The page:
Trade card, circa 1887. Lithograph by G.H. Buek & Co., New York. Based on an original watercolor by Edward Percy Moran.
Price: $20.00 Size: About 3 and 1/4 x 5 and 1/2″
How nice that the copyright date is given on this stunning trade card. It shows 1887 by Art Age, and is a lithograph produced by G. H. Buek & Co., New York. This makes this piece of ephemera, as of the time of this post, about 128 years old. The back shows the company Procter & Gamble promoting it’s product Lenox Soap with the description, “Just Fits the hand and lathers freely in hard water.” (There’s that incongruous use of a capital letter that we see so often!)
Edward Percy Moran (1862 – 1935)
Edward Percy Moran was a prominent American artist who is well-known especially for his scenes of Colonial America. Born in Philadelphia into an artistic family, his father Edward Moran was a notable English-born artist who had emigrated to the United States; his brother Leon, two uncles, Peter and Thomas, and a cousin, Jean Leon Gerome Ferris were also noted for their artistic talents. Edward Percy Moran studied under his father, and also at the Pennsylvania Academy of Fine Arts, the National Academy of Design, and in London and Paris. He died in New York City in 1935, and his works are maintained in at least several collections in museums around the country.
25 center pieces…
To get a large print without advertising back in the day, you had to cut out twenty-five center pieces of the outside wrappers and send them in to Procter & Gamble. I like the advertiser’s sense of humor here in the header “How to get a ‘Village Belle’ for nothing.”
And it is important to note that G.H. Buek & Co. and/or P&G were stressing that the trade card was unable to do justice to the larger print that was being offered. (The biggest difference we note is that the lack of detail in The Belle’s face on the trade card gives her a different expression – but charming nonetheless.)
The original “Village Belle” was done in watercolor; prints of the original can still be found at auction from time to time. An excerpt from The American, Vol. XV, published in 1888, on the subject of the reproduction process and citing “The Village Belle” as an example, is as follows:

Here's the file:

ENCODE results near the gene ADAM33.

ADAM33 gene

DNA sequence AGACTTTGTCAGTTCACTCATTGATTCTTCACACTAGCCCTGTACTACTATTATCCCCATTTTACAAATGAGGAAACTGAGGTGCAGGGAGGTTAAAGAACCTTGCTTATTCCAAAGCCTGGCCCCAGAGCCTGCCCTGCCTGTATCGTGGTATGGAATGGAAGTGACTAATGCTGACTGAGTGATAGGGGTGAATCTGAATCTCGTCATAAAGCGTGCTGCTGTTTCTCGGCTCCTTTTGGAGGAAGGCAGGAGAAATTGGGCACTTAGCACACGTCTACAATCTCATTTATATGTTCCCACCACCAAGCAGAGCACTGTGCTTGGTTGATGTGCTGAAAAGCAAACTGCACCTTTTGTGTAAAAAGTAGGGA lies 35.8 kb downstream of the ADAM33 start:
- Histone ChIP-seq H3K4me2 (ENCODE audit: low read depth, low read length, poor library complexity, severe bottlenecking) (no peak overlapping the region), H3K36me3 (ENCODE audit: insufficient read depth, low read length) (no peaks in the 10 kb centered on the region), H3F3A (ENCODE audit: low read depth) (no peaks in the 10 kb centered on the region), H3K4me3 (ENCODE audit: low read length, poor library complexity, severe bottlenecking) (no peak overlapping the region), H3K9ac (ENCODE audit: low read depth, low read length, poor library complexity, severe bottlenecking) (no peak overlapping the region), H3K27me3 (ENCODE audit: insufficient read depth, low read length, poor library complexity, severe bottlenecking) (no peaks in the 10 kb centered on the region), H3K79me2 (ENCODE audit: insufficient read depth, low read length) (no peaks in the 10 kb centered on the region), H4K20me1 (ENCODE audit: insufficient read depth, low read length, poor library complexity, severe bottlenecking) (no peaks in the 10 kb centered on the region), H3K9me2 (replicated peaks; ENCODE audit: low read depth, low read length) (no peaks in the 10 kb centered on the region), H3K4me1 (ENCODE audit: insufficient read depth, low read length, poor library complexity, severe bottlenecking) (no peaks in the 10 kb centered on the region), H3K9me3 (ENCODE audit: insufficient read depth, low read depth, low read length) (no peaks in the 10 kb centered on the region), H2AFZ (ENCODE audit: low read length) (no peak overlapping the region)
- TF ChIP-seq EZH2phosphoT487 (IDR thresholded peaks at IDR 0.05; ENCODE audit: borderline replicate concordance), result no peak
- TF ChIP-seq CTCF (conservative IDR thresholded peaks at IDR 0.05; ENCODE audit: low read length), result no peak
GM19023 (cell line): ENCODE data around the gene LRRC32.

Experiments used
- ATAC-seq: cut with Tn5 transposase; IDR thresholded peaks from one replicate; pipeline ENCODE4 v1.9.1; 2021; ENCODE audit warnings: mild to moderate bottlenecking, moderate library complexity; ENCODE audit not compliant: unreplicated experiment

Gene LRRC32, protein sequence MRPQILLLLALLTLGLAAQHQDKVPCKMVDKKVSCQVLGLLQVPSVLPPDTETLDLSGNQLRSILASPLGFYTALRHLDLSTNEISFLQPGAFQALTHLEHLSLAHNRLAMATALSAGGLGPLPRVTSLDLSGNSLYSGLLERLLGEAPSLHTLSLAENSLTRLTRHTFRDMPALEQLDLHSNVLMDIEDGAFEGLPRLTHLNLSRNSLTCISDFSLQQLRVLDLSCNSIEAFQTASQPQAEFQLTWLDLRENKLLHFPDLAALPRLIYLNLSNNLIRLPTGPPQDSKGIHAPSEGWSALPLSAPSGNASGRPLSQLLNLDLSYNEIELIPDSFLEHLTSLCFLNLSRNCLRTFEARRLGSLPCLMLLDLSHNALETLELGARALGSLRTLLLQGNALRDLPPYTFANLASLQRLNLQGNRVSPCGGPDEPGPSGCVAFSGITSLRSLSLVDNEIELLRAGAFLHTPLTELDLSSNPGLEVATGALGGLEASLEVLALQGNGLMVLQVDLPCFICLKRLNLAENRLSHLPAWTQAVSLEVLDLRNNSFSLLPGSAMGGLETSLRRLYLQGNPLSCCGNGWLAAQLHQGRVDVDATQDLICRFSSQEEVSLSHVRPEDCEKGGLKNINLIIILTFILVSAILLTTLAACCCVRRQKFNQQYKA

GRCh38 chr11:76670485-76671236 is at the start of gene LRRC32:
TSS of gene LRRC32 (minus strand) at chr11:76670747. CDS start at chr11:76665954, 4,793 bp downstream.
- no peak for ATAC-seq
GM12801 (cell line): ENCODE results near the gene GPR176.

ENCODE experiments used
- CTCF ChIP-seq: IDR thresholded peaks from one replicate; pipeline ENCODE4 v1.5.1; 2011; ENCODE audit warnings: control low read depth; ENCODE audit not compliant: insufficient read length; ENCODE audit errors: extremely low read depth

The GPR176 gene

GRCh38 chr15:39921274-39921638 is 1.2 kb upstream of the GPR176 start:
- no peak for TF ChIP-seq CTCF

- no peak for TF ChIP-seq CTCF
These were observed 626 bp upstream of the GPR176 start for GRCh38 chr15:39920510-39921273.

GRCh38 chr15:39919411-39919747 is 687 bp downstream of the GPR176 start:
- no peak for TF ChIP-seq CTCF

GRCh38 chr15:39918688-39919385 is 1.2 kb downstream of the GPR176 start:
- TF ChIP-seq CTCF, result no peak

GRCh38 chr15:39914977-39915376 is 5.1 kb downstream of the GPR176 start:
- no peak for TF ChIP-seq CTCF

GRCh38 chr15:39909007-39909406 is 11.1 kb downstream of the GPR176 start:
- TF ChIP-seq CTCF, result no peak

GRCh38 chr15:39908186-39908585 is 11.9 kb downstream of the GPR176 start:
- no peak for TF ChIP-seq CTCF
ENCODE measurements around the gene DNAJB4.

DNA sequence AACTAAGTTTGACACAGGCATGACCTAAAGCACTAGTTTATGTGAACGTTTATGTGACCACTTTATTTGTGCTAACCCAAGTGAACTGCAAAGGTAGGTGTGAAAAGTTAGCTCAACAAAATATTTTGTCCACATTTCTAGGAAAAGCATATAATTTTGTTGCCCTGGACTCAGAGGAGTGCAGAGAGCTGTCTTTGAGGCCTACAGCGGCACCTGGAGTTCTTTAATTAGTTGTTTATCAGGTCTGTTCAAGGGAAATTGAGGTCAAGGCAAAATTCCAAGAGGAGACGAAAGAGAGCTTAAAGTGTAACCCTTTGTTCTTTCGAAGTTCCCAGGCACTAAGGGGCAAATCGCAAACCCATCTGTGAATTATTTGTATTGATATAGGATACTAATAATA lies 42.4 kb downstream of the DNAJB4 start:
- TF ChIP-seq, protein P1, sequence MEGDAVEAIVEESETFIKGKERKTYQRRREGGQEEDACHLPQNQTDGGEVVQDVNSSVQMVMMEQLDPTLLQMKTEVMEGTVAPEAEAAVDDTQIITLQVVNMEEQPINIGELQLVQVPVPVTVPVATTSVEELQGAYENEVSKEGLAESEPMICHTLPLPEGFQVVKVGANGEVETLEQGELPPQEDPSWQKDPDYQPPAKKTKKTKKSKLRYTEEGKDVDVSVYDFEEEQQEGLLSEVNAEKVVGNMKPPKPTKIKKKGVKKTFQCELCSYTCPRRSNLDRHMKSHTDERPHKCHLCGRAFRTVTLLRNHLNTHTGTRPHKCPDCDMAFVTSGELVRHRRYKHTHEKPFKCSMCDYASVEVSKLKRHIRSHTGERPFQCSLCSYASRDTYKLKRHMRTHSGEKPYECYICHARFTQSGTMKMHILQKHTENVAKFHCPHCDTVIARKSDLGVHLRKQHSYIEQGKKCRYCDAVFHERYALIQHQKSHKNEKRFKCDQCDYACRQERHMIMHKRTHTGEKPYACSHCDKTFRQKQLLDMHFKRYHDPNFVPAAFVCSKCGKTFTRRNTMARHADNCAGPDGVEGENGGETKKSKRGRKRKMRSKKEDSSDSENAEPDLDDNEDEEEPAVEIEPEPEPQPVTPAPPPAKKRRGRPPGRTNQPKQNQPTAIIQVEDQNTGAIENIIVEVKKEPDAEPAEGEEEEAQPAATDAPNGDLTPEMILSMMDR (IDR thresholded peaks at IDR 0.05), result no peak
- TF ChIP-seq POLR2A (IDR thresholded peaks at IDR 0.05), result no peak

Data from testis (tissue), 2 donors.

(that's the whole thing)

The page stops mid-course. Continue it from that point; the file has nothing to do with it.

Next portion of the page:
“It is a pity that ‘chromo’ has come to have so ignoble a meaning; for the art of chromo-lithography is capable of so excellent a use and so fine results that it deserves to be held in respect. When we divest ourselves of prejudice, we perceive the merits of many colored ‘prints’ in the shop windows, and any candid artist will admit to us that the lithograph worker has been able to produce in them results which can scarcely be distinguished, – and for all practical purposes of eye delight, do not need to be distinguished, – from the original work of the artist himself. An example of this is the reproduction, by the Art Age, of New York, of a water color by Percy Moran, ‘The Village Belle.’ In this every tint and effect of the original is brought out, the colors are as fresh and delicately expressed as they were by the artist’s brush. It is, in fact, a fac-simile, and required no less than eighteen distinct printings, the number of colors and combinations of coloring thus produced being between twenty and thirty. It is a charming picture, and there is no reason, except the fact that you can buy it for a dollar, why it should not go on your walls with the others of like rank in the scale of the beautiful.”
The Belle helps to sell Want Ads….
As promised (I’d forgotten till the comments from Elle reminded me – thanks, Elle!) here is the newspaper article that appeared in the San Francisco Chronicle, May 2, 1896. Expression-wise, it doesn’t do The Belle justice, but still, one would think it turned out pretty good, picking up so much detail. What would have been involved in printing something like this back then?
Sources: Edward Percy Moran. n.d. http://en.wikipedia.org/wiki/Edward_Percy_Moran. (accessed March 15, 2015).
Thompson, Robert Ellis (Ed.) (1888) The American. Journal of Literature, Science, the Arts, and Public Affairs., Vol. XV. p. 43. Web accessed March 15, 2015.
Edward Percy Moran (1862 – 1935). White Mountain Art. Web accessed March 15, 2015.
“To Be Given Away To-day.” San Francisco Chronicle, May 2, 1896, Saturday, p. 12. (Newspapers.com).